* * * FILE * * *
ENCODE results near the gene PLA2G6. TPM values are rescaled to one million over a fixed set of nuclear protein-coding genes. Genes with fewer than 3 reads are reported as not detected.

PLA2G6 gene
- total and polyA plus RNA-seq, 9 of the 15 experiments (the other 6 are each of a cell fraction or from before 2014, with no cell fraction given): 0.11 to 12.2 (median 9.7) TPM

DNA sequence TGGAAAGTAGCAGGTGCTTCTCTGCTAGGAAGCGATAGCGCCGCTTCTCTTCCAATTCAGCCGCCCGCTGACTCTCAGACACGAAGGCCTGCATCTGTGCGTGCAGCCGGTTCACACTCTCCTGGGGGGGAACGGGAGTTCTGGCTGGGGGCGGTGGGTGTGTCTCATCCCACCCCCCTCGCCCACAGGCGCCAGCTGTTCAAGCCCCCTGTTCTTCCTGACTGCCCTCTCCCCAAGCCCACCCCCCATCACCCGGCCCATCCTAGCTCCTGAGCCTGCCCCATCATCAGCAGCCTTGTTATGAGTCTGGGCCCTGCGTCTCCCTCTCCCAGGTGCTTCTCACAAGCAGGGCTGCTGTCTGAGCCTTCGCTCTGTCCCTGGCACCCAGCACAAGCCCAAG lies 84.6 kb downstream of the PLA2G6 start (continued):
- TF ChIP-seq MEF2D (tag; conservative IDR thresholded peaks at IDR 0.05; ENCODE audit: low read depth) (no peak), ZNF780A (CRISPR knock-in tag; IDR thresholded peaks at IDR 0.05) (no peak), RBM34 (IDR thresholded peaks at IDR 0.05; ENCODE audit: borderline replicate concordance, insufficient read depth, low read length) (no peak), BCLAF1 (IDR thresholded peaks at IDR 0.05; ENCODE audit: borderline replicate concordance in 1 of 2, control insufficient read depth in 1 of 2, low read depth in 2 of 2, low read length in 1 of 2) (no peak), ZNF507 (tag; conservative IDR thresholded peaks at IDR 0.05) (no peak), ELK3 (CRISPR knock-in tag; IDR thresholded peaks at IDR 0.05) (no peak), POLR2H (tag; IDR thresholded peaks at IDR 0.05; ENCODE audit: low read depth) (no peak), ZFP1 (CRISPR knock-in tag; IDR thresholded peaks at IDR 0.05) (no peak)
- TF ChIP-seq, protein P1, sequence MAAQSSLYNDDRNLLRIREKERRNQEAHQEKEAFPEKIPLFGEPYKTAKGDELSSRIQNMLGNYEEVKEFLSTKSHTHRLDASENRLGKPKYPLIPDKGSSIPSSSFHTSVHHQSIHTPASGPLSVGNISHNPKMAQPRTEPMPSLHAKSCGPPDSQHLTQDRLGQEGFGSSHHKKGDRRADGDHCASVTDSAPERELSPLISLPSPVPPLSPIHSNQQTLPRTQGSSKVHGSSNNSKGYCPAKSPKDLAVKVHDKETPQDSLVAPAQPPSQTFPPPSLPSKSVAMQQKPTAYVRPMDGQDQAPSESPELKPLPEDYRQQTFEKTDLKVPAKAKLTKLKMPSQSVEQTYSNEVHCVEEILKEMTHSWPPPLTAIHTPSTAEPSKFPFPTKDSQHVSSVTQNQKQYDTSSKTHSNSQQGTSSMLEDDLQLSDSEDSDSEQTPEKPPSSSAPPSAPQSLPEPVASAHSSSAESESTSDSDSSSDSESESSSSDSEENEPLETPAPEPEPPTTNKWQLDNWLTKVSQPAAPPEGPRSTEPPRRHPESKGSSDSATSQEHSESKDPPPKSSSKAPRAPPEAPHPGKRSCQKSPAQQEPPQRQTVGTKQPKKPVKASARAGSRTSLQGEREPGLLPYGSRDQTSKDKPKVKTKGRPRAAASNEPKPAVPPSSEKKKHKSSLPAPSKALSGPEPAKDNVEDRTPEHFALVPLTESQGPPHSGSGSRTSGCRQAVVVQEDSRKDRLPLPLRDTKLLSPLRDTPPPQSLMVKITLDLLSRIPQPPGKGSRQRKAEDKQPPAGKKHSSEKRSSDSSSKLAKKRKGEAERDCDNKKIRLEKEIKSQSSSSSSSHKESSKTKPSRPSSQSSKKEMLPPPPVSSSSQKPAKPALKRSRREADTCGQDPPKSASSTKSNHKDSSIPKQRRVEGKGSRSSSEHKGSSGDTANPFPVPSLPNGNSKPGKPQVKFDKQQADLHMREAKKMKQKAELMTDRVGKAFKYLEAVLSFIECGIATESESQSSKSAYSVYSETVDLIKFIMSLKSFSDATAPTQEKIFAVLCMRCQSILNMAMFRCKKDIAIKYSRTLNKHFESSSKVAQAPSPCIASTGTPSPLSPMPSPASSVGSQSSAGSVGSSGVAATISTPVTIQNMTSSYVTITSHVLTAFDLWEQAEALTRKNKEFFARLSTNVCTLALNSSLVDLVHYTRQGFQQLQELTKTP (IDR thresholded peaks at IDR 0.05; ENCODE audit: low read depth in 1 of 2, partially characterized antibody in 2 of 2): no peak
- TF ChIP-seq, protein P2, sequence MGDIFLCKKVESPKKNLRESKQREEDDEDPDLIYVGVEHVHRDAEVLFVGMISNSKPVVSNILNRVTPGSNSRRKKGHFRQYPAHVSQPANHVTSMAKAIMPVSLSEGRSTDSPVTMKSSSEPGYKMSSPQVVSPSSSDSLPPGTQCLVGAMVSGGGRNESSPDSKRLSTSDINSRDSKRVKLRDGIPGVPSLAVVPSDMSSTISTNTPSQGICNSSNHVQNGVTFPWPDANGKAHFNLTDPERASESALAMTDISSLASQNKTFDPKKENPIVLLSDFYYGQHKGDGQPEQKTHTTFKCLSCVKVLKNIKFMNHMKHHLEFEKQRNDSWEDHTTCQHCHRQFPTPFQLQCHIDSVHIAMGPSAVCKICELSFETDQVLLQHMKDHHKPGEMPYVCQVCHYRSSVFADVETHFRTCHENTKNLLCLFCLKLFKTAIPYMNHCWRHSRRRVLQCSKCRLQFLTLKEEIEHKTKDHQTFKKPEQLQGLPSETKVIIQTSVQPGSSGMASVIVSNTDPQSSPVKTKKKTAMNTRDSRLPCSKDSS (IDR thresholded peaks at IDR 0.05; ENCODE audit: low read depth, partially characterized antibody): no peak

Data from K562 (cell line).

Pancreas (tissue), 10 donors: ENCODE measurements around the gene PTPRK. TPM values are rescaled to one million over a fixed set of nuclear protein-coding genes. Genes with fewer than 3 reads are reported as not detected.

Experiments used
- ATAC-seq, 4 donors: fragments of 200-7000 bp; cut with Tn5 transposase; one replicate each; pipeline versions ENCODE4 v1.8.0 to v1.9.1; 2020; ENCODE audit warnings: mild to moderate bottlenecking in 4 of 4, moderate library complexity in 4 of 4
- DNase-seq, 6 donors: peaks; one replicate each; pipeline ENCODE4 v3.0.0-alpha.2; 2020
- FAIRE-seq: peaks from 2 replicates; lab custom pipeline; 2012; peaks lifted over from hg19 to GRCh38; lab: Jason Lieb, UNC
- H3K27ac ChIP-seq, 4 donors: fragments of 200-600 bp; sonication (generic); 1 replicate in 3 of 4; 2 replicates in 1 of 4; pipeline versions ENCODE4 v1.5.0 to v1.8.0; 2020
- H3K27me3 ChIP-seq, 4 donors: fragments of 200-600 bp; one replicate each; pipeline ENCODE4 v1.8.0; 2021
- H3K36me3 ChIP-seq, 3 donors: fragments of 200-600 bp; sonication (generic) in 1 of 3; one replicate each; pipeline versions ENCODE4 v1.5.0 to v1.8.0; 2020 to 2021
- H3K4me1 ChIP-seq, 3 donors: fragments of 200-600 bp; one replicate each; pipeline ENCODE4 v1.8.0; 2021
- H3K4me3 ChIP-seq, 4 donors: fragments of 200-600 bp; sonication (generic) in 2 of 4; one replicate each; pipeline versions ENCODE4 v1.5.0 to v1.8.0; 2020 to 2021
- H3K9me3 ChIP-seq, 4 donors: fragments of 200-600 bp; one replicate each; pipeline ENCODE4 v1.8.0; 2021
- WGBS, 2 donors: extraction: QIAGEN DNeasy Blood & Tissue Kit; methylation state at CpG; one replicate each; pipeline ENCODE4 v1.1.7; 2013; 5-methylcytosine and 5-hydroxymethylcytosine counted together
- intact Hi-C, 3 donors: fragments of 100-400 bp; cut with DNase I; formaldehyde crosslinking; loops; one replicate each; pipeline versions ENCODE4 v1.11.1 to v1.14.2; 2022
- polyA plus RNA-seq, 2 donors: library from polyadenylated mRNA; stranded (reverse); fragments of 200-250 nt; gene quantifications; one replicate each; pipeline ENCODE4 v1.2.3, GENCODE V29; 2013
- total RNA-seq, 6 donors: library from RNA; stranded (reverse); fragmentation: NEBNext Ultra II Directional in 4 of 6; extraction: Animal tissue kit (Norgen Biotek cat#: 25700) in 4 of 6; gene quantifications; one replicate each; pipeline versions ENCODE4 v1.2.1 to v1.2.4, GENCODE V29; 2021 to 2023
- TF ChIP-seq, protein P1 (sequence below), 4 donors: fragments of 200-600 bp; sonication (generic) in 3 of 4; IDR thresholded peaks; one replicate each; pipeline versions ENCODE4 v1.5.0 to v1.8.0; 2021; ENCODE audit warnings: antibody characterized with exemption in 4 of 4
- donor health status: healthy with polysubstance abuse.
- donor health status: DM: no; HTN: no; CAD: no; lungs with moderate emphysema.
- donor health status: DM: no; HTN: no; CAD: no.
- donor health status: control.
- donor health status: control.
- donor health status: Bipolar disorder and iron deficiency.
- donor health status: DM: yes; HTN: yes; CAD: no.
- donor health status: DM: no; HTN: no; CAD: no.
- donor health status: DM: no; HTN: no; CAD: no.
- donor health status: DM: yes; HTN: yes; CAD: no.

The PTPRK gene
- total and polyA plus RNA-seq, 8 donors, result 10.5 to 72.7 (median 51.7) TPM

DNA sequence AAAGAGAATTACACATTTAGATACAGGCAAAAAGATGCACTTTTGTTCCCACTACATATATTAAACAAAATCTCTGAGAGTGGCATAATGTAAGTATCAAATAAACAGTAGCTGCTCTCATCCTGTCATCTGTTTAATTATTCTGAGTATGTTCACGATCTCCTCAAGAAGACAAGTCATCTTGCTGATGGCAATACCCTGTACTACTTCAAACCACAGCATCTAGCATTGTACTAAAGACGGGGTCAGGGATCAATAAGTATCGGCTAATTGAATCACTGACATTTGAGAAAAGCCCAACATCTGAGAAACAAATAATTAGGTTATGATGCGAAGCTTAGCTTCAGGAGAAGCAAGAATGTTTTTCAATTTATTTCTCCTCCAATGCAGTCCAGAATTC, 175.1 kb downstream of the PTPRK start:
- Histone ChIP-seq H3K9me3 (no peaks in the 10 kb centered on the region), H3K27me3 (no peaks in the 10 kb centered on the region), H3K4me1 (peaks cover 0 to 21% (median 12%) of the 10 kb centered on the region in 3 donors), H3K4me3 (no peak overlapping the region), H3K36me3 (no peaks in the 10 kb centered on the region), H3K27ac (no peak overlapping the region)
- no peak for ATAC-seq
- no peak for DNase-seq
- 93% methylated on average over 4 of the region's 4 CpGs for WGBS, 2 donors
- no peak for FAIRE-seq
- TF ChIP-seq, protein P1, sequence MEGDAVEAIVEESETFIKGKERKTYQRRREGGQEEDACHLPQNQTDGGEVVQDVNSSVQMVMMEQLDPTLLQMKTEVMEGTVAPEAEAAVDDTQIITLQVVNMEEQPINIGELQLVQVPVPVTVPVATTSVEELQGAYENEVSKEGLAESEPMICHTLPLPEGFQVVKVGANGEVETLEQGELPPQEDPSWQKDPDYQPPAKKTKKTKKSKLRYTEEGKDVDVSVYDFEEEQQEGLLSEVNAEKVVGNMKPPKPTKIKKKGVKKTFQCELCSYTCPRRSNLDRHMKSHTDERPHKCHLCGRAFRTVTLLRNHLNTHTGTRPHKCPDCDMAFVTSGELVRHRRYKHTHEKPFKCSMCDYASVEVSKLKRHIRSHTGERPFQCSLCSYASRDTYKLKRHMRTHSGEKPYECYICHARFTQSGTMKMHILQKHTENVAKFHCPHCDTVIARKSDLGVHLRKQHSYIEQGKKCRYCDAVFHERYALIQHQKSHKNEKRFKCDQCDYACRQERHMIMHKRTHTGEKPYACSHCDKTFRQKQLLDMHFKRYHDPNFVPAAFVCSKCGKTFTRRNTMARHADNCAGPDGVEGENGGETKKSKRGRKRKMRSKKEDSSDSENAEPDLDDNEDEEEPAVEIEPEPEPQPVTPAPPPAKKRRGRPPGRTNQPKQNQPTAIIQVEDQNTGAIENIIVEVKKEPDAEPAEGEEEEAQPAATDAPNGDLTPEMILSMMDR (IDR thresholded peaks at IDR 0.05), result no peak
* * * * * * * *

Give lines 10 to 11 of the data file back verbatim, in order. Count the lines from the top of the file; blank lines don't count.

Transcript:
Experiments used
- ATAC-seq, 4 donors: fragments of 200-7000 bp; cut with Tn5 transposase; one replicate each; pipeline versions ENCODE4 v1.8.0 to v1.9.1; 2020; ENCODE audit warnings: mild to moderate bottlenecking in 4 of 4, moderate library complexity in 4 of 4